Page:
‘For Later Release’ | Inquirer Opinion

‘For Later Release’

/ 05:07 AM September 16, 2021

Under the Constitution the power of the purse belongs to Congress, which is the power to appropriate public funds for a specific public purpose. In contrast, the power to spend what has been appropriated by Congress belongs to the Executive who is President. This is part of the check and balance enshrined in the Constitution.


In 2013, the Supreme Court in Belgica v. Executive Secretary struck down the Priority Development Assistance Fund (PDAF) as unconstitutional for two principal reasons. First, legislators were allowed to implement projects that Congress funded under the General Appropriations Act (GAA). Under the Constitution, legislators can only appropriate funds for a specific public purpose; they cannot themselves execute or implement projects they funded as the power to execute or implement projects belongs to the Executive. Second, Congress must appropriate a specific amount for a specific public purpose and cannot leave the determination of the purpose to the Executive as the power to appropriate, which includes the determination of the purpose of the appropriation, is a legislative power.

It turns out that the PDAF has a younger sibling called “For Later Release” or FLR. Under the FLR, the President directs the Department of Budget and Management (DBM) not to release the appropriations in the GAA of a line department unless cleared by the President. The GAA is a law, and the President is duty-bound under the Constitution to faithfully execute or implement the law. If the funds are available, then the appropriations in the GAA must be released to the line department so that the GAA, which is a law, can be implemented. The President has no power to impound or sequester appropriations under the GAA. The President’s power is to veto line items in the GAA, and those he does not veto become law which he must mandatorily implement.


President Duterte has declared FLR about P140 billion in the appropriations for the Department of Public Works and Highways (DPWH) in the 2021 GAA. The DBM cannot release these funds to the DPWH unless cleared by the President. The FLR funds are largely congressional insertions that are inoculated from the constitutional infirmity that the PDAF suffered, because legislators now have no official participation in the implementation of the projects funded by these insertions. The appropriations are also not lump sums since they are for specific public purposes. These congressional insertions are for projects in the districts of legislators who are now at the mercy of the President, who may or may not release these congressional insertions.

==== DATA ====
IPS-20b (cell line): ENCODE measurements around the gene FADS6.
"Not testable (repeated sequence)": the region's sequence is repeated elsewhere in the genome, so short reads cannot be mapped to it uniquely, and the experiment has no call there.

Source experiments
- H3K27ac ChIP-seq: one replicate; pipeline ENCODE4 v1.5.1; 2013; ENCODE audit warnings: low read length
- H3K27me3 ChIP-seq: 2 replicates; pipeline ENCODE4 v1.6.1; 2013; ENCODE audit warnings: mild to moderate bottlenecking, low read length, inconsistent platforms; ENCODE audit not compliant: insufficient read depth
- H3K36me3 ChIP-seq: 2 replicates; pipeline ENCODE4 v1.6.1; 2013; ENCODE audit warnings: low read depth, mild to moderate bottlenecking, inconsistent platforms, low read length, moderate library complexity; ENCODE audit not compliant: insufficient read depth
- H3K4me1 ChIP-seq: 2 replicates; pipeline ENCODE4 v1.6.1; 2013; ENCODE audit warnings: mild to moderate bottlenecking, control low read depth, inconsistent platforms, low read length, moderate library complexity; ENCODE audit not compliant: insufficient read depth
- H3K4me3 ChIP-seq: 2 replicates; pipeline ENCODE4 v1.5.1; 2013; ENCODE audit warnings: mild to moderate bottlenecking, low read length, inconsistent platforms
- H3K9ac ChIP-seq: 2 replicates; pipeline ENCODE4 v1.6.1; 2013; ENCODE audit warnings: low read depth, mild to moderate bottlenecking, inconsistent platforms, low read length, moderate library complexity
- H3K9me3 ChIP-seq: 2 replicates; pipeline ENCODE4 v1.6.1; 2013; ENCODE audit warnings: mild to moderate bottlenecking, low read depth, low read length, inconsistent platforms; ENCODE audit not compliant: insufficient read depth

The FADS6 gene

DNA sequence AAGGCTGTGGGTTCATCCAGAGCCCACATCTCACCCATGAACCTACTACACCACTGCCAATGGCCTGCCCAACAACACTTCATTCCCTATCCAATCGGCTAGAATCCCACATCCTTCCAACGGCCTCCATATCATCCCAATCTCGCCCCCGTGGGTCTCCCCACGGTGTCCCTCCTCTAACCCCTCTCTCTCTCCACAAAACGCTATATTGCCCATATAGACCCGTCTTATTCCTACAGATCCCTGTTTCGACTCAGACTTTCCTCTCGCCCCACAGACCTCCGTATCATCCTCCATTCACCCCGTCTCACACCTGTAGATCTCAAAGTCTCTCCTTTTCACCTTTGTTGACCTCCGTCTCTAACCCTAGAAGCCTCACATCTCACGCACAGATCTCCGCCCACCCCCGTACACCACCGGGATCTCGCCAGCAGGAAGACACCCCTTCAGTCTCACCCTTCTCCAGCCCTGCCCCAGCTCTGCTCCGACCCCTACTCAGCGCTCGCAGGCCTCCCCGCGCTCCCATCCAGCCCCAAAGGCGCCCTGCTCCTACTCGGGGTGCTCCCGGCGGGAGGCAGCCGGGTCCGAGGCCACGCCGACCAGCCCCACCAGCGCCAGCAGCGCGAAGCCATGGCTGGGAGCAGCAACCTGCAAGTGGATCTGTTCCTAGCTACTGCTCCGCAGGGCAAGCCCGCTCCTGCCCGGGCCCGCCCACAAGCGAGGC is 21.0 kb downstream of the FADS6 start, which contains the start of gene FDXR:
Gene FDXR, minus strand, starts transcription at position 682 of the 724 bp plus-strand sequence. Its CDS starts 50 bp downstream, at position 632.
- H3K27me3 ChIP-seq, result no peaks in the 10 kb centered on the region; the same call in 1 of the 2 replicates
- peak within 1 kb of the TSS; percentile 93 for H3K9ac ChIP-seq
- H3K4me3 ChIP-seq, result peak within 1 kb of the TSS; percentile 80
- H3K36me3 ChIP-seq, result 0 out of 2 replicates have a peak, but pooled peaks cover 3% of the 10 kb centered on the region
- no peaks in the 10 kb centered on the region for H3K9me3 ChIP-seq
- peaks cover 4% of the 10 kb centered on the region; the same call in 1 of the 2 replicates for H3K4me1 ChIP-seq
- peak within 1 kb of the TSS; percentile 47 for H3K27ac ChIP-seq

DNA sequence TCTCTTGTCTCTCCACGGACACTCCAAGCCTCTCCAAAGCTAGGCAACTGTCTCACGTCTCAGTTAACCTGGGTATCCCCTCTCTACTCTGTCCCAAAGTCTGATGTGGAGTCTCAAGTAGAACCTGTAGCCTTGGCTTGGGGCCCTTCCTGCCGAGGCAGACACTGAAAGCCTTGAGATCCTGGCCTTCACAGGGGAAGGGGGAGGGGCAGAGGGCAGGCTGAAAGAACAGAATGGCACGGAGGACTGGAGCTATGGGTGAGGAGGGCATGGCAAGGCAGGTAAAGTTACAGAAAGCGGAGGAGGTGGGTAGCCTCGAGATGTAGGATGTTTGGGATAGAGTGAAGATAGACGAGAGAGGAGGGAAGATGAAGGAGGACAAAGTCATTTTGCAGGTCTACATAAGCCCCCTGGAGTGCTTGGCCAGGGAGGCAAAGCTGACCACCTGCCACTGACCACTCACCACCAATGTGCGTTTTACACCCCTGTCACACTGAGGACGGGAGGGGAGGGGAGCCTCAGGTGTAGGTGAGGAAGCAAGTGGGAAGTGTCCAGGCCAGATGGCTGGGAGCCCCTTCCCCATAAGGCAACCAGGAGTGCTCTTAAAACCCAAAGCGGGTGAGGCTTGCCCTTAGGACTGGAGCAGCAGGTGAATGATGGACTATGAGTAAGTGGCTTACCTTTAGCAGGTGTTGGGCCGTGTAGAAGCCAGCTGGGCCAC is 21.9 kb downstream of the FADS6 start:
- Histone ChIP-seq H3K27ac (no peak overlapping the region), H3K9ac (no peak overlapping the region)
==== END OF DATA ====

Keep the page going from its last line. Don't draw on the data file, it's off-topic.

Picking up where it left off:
The legislators must toe the line of the President if they hope to get the funds for their districts released this year. All this time legislators had to vote into law whatever legislative bills that President Duterte presented to them. Legislators cannot leave the President’s party or coalition until they get their FLRs released. Meanwhile, the last day for filing Certificates of Candidacy, which is on Oct. 8, 2021, is fast approaching. President Duterte has got the legislators by their balls.

If the legislators go against the President now before the release of their FLRs, they will be in for a tough fight. In the last quarter of 2021, the President can declare as savings the funds corresponding to the FLRs of legislators who have abandoned him. The President can then realign the savings into the funds of the National Task Force to End Local Communist Armed Conflict (NTF-Elcac). The NTF-Elcac distributes P22 million for every barangay “cleared” of communist insurgency. The candidates supporting the President’s party or coalition can recommend what barangays will be given P22 million each, and this will obliterate their political opponents.

The legislators made a Faustian bargain with the President, adding congressional insertions in the GAA with the expectation that the President will release these insertions in time for the next elections. In return, the legislators promised to approve the legislative bills favored by the President, and even do the President’s bidding in going after those who have displeased the President like ABS-CBN. The legislators are now finding out that the President may want something more from them for the release of their FLRs. The legislators may have to give up their souls in this kind of Faustian bargain with the President.

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TAGS: Antonio T. Carpio, checks and balances, Congress, Constitution, Crosscurrents, executive branch, For Later Release
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